Respecting Nature - From Food to Fashion
I have been raised by the most wonderful and extraordinarily beautiful, kind and proud Lozi woman, from Zambia. And she often reminds me of the differences in her upbringing in Zambia versus my European one.
One thing, that has really been highlighted to me, is the respect for seasons and nature that Zambians and actually many African and developing countries still have. Maybe its due to the fact that many African countries have not yet developed mass industrialisation or maybe it's not, who knows?... But one thing I do know is that landing in an African country you will know the season by what nature produces. For instance, if you arrive in Zambia in December you will be greeted by Mangoes literally everywhere you go, it is known as mango season, you will taste the freshest and the world' best mangoes you can imagine. It is a gift of the season from nature so of course, it would be great.
Now what a sharp contrast it is here in the UK and much of the western world, where mangoes are all year round, so are avocados and strawberries, and anything really. We have all been there, following a recipe from an app we have downloaded and having realised you have run out of some essential ingredient like banana (which has never grown in the UK) we expectedly nip to the local Tesco express, Sainsburys or Waitrose. And it becomes almost offensive not to find rows of good-looking fruit and veg, bagged and neatly packed, it doesn't matter how obscure the ingredient we expect our loyal supermarket buyers to have stacked the shelves with whatever planet earth can produce, for our convenience.
Ok, so whats the problem Esther I hear you ask?
Well, the problem is the over manipulation of nature, our natural resources. Do you know what? I would love to know the season I am in, to appreciate what mother nature has gifted me. Not saying I don't appreciate having stacks of avocados in my local Sainsburys for late night guacamole but there is something almost not real about it, something not authentic. What are we playing at here? Would any school child or adult, be able to identify the season we are in purely on the basis of the products found in our supermarkets?...Not really!... We in the West are over consuming the kindness of the earth and we have to ask, is this right?...Is it ok to strip natural resources from all around the world so that I/ we can have every exotic fruit under the sun at our fingertips? What happened to travel and tasting new foods and having new experiences and respecting the seasons.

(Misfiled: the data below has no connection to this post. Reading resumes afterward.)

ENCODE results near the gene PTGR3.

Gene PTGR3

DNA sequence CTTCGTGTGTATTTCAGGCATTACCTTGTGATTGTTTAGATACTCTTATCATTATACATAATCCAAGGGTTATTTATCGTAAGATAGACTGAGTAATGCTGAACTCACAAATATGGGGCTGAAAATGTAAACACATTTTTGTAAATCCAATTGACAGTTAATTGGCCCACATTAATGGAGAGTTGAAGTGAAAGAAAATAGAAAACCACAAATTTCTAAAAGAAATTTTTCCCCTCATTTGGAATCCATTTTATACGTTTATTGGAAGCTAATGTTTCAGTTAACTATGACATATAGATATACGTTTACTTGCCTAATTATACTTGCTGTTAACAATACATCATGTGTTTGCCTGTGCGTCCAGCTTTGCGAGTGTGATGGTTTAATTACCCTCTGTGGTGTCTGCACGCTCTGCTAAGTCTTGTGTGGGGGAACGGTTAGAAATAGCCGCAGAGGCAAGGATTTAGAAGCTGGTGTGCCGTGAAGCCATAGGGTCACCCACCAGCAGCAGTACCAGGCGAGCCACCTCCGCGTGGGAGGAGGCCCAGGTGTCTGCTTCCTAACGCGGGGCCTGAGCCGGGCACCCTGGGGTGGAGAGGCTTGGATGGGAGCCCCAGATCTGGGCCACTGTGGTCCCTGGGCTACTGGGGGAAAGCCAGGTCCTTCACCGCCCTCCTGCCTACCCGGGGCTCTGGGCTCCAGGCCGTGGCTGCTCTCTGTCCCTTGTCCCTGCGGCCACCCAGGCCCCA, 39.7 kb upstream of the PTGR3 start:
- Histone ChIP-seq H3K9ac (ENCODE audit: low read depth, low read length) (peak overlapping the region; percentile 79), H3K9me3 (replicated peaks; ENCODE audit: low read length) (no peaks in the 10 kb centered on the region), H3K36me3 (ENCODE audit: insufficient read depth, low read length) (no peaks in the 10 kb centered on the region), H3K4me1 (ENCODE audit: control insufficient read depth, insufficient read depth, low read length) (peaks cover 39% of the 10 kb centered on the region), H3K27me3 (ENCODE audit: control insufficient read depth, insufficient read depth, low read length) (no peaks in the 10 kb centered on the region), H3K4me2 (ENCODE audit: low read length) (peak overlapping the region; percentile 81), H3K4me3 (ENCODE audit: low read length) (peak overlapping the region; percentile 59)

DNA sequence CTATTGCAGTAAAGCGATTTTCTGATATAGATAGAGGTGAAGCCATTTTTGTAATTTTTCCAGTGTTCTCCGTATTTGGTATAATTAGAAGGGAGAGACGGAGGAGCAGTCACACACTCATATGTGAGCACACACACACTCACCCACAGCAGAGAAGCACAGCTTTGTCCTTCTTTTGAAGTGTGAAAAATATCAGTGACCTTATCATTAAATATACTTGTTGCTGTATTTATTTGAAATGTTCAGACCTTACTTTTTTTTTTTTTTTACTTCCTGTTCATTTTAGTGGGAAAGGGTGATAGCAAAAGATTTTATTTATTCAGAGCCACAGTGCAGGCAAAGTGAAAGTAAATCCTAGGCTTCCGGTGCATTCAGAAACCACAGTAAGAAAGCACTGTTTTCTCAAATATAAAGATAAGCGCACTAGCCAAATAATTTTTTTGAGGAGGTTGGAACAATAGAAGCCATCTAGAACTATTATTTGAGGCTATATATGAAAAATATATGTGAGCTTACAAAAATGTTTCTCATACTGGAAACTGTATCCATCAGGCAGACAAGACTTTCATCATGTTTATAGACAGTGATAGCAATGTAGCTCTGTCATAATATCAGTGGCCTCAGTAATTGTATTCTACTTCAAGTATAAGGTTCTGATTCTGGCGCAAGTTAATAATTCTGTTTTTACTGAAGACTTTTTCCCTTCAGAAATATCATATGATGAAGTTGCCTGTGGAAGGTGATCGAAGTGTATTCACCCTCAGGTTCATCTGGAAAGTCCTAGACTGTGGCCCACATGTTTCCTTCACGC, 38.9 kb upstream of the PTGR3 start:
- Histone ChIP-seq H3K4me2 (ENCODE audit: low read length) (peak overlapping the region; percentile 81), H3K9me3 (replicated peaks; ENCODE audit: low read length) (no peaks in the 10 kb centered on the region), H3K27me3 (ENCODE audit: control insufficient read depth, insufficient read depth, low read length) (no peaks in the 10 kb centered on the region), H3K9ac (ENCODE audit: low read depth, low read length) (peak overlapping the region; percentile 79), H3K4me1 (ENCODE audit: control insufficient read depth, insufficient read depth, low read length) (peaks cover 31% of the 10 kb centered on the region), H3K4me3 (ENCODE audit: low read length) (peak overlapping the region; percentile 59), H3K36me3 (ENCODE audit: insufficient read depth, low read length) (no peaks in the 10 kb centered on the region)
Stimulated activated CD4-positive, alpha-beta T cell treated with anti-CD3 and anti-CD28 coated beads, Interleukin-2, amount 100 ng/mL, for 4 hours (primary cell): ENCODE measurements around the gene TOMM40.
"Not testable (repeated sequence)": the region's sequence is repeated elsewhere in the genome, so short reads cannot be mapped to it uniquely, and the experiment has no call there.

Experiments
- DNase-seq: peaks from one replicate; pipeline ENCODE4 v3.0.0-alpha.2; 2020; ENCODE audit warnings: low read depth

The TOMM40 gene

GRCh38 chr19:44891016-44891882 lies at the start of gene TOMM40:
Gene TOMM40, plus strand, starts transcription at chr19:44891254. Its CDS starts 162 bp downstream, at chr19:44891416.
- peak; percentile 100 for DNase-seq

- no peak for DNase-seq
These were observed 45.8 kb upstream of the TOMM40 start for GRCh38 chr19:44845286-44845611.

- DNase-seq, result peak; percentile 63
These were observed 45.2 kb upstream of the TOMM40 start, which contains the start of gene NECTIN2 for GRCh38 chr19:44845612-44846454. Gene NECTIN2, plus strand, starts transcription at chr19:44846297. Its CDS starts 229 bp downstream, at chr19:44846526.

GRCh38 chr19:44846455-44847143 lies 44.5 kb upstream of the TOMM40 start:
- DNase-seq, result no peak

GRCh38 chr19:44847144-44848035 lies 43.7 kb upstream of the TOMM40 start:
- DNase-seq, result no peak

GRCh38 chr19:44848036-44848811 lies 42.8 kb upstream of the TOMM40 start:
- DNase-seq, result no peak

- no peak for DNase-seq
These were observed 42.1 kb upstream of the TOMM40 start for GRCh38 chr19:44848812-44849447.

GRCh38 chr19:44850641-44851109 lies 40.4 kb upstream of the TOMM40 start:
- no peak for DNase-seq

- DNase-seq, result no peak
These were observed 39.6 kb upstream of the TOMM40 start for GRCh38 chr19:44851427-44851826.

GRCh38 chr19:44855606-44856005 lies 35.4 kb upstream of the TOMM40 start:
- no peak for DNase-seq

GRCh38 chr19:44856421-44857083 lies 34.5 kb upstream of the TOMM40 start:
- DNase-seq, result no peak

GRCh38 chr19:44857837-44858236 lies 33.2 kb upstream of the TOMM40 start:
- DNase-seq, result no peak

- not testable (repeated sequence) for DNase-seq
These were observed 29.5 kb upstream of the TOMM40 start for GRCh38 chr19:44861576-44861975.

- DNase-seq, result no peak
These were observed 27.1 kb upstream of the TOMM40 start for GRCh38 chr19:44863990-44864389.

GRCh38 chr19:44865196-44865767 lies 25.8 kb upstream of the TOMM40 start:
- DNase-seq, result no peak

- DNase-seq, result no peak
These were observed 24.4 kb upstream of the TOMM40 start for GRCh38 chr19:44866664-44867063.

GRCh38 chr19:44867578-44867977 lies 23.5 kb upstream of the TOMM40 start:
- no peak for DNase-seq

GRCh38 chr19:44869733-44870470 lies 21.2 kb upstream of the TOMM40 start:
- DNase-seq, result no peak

It now looks like the world is just a glorified farm for the demands of the western pallet, not only in food but in fashion too. This on-demand culture is literally killing us, it is frankly unsustainable.
From food to fashion, we are demanding and creating this gross overproduction to stay 'on trend'! This is unnatural and it is disrespectful to the wonderful world we have. I think having this distance from how nature really works is partly to blame. Nature tells us a story by season, it can produce without manipulation from human beings. But as our on-demand appetite has increased so sadly has the disrespect to nature and many of the world poorest - I mean how many fashion factories in developing countries have contributed to the deaths of workers due to the poor working conditions of the people creating clothes, you and I will wear for one season then throw away (from the world' most well-known brands).
We are in an unsustainable epidemic, greed will be the death of the West and many other regions of the world if a drastic change is not implemented. We want nature to produce and produce and produce - and mother earth is groaning, the planet is no longer a willing participant.
Thank God that we are realising now and that they are many brands and companies geared to change this sorry status.
And please don't get me wrong because I am all for inter-continental fair trade. I mean if I am in Zambia in the middle of December with an overload of mangoes and the lovely supermarket buyers in the west are willing to give me a fair price for the mangoes then why not I suppose. But let there be respect and fair trade and accountability to the natural resource we take from.
I think the fashion industry can really take lessons from the food industry, who are a few years ahead in terms of their willingness to display fair trade labelling, and to implement sustainable practice guidelines from fishing to fruit, you see a real campaign in the UK grocery stores at least to present a thoughtfulness in food sustainability. This has taken conversation and the creation of guidelines for better trade and the rise of sustainable farming practices.
I am happy that there is a change in Fashion, and of course there are many designers who are taking a stand by using sustainable materials, so lets showcase these in more retailers, lets have clear labelling and also clear guidelines as to what is sustainable and ethical in fashion and in retail rather than this ad-hoc marketing gimmick. Not only should there be a circular respect of nature in the design of our clothes but there must be a synergy between sustainable fashion brands (not just the famous luxury ones) and retailers to stock them.